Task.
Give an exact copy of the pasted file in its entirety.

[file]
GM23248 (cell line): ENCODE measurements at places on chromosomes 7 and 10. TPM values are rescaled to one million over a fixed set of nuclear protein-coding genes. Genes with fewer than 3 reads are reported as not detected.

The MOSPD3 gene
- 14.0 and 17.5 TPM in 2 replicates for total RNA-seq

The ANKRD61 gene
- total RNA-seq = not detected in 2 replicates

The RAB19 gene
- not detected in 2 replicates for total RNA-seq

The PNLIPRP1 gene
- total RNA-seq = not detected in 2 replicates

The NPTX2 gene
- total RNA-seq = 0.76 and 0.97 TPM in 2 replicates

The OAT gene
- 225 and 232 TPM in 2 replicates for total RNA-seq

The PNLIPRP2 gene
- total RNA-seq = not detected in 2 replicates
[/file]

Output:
GM23248 (cell line): ENCODE measurements at places on chromosomes 7 and 10. TPM values are rescaled to one million over a fixed set of nuclear protein-coding genes. Genes with fewer than 3 reads are reported as not detected.

The MOSPD3 gene
- 14.0 and 17.5 TPM in 2 replicates for total RNA-seq

The ANKRD61 gene
- total RNA-seq = not detected in 2 replicates

The RAB19 gene
- not detected in 2 replicates for total RNA-seq

The PNLIPRP1 gene
- total RNA-seq = not detected in 2 replicates

The NPTX2 gene
- total RNA-seq = 0.76 and 0.97 TPM in 2 replicates

The OAT gene
- 225 and 232 TPM in 2 replicates for total RNA-seq

The PNLIPRP2 gene
- total RNA-seq = not detected in 2 replicates